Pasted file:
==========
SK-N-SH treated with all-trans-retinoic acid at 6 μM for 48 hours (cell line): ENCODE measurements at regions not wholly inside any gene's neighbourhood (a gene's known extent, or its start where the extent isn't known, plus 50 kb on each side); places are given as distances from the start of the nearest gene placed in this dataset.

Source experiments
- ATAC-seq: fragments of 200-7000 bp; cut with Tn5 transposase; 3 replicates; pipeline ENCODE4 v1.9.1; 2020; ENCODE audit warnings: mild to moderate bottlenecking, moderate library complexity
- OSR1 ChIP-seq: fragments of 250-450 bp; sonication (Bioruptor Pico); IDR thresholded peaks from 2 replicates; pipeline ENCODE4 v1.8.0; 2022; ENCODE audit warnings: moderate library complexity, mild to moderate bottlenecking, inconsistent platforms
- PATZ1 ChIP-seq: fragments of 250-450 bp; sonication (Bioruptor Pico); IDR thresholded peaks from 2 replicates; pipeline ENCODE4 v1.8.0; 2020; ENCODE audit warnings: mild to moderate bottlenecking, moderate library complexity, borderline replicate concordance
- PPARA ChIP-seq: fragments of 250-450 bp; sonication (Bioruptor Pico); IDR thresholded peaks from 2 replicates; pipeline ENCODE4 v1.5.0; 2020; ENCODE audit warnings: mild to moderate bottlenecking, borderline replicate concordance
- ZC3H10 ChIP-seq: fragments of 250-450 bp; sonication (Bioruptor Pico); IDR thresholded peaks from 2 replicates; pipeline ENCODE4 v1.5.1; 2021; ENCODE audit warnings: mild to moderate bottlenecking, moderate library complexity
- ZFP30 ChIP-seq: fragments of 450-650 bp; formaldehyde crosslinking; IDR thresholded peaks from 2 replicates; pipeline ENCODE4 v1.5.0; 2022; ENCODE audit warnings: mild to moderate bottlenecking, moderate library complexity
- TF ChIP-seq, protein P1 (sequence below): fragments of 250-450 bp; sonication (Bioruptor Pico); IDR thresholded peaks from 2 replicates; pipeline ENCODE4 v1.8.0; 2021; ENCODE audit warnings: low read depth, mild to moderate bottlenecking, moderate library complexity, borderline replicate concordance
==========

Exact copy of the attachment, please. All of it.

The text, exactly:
SK-N-SH treated with all-trans-retinoic acid at 6 μM for 48 hours (cell line): ENCODE measurements at regions not wholly inside any gene's neighbourhood (a gene's known extent, or its start where the extent isn't known, plus 50 kb on each side); places are given as distances from the start of the nearest gene placed in this dataset.

Source experiments
- ATAC-seq: fragments of 200-7000 bp; cut with Tn5 transposase; 3 replicates; pipeline ENCODE4 v1.9.1; 2020; ENCODE audit warnings: mild to moderate bottlenecking, moderate library complexity
- OSR1 ChIP-seq: fragments of 250-450 bp; sonication (Bioruptor Pico); IDR thresholded peaks from 2 replicates; pipeline ENCODE4 v1.8.0; 2022; ENCODE audit warnings: moderate library complexity, mild to moderate bottlenecking, inconsistent platforms
- PATZ1 ChIP-seq: fragments of 250-450 bp; sonication (Bioruptor Pico); IDR thresholded peaks from 2 replicates; pipeline ENCODE4 v1.8.0; 2020; ENCODE audit warnings: mild to moderate bottlenecking, moderate library complexity, borderline replicate concordance
- PPARA ChIP-seq: fragments of 250-450 bp; sonication (Bioruptor Pico); IDR thresholded peaks from 2 replicates; pipeline ENCODE4 v1.5.0; 2020; ENCODE audit warnings: mild to moderate bottlenecking, borderline replicate concordance
- ZC3H10 ChIP-seq: fragments of 250-450 bp; sonication (Bioruptor Pico); IDR thresholded peaks from 2 replicates; pipeline ENCODE4 v1.5.1; 2021; ENCODE audit warnings: mild to moderate bottlenecking, moderate library complexity
- ZFP30 ChIP-seq: fragments of 450-650 bp; formaldehyde crosslinking; IDR thresholded peaks from 2 replicates; pipeline ENCODE4 v1.5.0; 2022; ENCODE audit warnings: mild to moderate bottlenecking, moderate library complexity
- TF ChIP-seq, protein P1 (sequence below): fragments of 250-450 bp; sonication (Bioruptor Pico); IDR thresholded peaks from 2 replicates; pipeline ENCODE4 v1.8.0; 2021; ENCODE audit warnings: low read depth, mild to moderate bottlenecking, moderate library complexity, borderline replicate concordance